## Continuum Mechanics for Engineers, Third EditionThe second edition of this popular text continues to provide a solid, fundamental introduction to the mathematics, laws, and applications of continuum mechanics. With the addition of three new chapters and eight new sections to existing chapters, the authors now provide even better coverage of continuum mechanics basics and focus even more attention on its applications. Beginning with the basic mathematical tools needed-including matrix methods and the algebra and calculus of Cartesian tensors-the authors develop the principles of stress, strain, and motion and derive the fundamental physical laws relating to continuity, energy, and momentum. With this basis established, they move to their expanded treatment of applications, including linear and nonlinear elasticity, fluids, and linear viscoelasticity Mastering the contents of Continuum Mechanics: Second Edition provides the reader with the foundation necessary to be a skilled user of today's advanced design tools, such as sophisticated simulation programs that use nonlinear kinematics and a variety of constitutive relationships. With its ample illustrations and exercises, it offers the ideal self-study vehicle for practicing engineers and an excellent introductory text for advanced engineering students. |

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Solid Mechanics

### Contents

Continuum Theory | 1 |

12 Continuum Mechanics | 2 |

Essential Mathematics | 3 |

22 Tensor Algebra in Symbolic Notation Summation Convention | 4 |

23 Indicial Notation | 13 |

24 Matrices and Determinants | 16 |

25 Transformations of Cartesian Tensors | 22 |

26 Principal Values and Principal Directions of Symmetric SecondOrder Tensors | 28 |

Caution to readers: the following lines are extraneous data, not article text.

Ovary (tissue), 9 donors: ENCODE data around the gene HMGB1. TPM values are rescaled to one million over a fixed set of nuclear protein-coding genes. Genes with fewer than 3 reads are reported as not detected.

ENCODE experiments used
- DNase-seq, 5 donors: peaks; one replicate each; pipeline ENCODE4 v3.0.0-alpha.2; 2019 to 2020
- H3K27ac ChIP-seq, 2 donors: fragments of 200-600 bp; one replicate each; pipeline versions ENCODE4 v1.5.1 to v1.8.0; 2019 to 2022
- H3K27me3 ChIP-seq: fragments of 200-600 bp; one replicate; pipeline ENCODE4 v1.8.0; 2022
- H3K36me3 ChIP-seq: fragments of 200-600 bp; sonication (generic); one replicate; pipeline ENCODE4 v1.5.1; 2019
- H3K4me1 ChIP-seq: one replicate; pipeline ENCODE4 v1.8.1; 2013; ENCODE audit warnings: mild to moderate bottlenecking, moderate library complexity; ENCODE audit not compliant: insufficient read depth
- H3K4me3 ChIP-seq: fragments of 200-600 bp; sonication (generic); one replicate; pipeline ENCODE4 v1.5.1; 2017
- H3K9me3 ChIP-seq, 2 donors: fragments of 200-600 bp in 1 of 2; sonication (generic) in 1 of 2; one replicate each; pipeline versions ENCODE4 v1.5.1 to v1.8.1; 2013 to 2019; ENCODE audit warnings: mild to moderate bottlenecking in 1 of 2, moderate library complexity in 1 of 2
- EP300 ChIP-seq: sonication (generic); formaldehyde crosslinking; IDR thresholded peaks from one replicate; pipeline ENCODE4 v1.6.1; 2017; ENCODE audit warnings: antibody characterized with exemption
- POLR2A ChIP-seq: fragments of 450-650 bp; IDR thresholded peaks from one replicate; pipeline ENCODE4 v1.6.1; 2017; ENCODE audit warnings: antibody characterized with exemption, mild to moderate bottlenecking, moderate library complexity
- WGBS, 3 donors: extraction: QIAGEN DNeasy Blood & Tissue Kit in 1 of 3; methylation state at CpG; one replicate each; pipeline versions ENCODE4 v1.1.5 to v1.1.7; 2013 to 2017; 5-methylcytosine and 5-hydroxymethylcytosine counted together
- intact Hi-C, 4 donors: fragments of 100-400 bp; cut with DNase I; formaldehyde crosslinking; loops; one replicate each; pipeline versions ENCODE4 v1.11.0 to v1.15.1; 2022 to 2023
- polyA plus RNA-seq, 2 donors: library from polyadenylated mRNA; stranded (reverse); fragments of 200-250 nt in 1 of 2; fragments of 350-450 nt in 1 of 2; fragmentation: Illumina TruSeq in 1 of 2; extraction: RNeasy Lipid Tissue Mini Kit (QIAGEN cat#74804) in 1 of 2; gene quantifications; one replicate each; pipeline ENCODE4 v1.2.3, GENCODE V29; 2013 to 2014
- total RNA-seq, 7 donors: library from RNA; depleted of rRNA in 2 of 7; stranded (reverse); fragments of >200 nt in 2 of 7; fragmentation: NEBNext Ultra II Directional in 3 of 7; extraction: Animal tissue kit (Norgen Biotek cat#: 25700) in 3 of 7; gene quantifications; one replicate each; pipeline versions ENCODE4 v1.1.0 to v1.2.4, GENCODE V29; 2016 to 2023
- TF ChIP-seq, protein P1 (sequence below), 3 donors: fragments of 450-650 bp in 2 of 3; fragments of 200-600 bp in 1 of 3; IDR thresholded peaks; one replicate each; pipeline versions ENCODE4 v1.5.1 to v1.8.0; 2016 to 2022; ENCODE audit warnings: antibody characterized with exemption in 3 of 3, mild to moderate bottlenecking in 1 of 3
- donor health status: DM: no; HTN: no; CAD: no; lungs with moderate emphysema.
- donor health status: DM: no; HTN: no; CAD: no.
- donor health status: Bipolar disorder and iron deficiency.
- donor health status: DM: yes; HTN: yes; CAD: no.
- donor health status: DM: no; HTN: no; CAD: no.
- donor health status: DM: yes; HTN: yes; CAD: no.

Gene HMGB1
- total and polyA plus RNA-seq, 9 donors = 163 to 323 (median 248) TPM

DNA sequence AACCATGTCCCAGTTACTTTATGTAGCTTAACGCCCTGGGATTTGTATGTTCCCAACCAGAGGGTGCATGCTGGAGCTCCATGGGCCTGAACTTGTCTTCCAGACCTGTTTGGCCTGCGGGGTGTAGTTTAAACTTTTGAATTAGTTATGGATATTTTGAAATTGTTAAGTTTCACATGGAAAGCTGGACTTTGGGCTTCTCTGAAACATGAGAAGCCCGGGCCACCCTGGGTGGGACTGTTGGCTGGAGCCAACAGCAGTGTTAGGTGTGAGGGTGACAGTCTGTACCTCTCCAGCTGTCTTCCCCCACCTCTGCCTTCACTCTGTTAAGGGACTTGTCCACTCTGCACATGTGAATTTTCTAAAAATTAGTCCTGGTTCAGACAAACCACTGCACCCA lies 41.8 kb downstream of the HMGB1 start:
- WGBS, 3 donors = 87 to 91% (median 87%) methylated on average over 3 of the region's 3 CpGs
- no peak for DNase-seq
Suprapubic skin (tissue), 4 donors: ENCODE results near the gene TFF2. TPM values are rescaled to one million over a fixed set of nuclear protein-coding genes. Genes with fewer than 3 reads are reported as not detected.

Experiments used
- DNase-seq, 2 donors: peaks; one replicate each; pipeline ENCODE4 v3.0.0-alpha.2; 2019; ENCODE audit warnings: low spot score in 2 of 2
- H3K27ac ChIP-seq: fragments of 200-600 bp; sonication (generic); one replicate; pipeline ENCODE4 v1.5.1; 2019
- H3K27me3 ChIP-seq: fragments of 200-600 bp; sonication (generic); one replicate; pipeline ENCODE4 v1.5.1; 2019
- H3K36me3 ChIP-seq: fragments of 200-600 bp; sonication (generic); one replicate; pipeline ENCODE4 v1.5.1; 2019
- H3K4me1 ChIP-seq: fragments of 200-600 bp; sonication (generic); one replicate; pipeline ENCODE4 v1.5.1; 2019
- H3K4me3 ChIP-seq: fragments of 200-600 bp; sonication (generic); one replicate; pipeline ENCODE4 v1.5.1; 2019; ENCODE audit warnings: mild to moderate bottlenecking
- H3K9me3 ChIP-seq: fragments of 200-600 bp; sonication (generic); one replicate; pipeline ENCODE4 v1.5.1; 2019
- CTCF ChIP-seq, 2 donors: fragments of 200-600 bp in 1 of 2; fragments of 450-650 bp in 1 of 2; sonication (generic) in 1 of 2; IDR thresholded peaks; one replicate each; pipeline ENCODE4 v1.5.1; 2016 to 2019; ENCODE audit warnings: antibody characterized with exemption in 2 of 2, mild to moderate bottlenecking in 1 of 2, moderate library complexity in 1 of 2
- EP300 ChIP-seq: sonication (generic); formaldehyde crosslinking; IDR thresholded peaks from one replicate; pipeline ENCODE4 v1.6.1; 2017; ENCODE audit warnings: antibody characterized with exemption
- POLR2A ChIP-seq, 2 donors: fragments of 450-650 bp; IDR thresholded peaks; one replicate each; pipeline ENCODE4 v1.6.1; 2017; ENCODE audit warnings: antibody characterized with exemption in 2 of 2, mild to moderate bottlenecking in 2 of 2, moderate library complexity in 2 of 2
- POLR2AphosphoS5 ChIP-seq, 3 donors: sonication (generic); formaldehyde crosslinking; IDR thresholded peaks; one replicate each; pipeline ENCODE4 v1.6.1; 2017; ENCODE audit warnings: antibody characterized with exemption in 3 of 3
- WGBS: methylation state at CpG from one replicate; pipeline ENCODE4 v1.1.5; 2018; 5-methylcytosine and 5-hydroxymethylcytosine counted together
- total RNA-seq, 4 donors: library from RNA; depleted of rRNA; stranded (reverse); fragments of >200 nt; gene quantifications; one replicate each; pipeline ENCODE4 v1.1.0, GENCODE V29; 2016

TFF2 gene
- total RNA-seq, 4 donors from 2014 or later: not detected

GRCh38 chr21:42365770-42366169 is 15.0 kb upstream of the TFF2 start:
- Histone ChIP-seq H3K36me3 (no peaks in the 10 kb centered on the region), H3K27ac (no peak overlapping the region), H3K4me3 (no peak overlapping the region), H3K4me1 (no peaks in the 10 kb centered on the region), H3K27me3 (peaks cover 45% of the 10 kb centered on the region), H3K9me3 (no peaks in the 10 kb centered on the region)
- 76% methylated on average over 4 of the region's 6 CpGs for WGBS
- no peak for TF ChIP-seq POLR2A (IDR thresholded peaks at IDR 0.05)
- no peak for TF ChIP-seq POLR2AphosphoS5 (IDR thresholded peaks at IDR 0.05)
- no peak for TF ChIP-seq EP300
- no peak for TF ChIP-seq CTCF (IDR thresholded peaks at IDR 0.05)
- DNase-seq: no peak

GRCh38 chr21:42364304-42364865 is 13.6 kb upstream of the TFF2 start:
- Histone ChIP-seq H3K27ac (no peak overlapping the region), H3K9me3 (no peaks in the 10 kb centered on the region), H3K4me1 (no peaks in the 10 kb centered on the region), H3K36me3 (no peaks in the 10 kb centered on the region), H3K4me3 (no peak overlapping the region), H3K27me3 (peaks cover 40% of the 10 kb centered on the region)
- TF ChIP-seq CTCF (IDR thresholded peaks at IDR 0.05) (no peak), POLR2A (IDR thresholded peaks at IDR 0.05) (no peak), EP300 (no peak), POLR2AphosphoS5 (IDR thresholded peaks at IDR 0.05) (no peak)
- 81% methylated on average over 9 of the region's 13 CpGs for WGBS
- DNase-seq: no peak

56 Moment of Momentum Angular Momentum Principle | 181 |

57 Law of Conservation of Energy The Energy Equation | 182 |

58 Entropy and the ClausiusDuhem Equation | 186 |

59 Restrictions on Elastic Materials by the Second Law of Thermodynamics | 190 |

510 Invariance | 194 |

511 Restrictions on Constitutive Equations from Invariance | 204 |

512 Constitutive Equations | 207 |

References | 210 |

27 Tensor Fields Tensor Calculus | 34 |

28 Integral Theorems of Gauss and Stokes | 36 |

Problems | 37 |

Stress Principles | 47 |

32 Cauchy Stress Principle | 48 |

33 The Stress Tensor | 51 |

34 Force and Moment Equilibrium Stress Tensor Symmetry | 57 |

35 Stress Transformation Laws | 59 |

36 Principal Stresses Principal Stress Directions | 62 |

37 Maximum and Minimum Stress Values | 70 |

38 Mohrs Circles For Stress | 73 |

39 Plane Stress | 80 |

310 Deviator and Spherical Stress States | 85 |

311 Octahedral Shear Stress | 87 |

Problems | 89 |

Kinematics of Deformation and Motion | 103 |

42 Material and Spatial Coordinates | 104 |

43 Lagrangian and Eulerian Descriptions | 109 |

44 The Displacement Field | 111 |

45 The Material Derivative | 113 |

46 Deformation Gradients Finite Strain Tensors | 116 |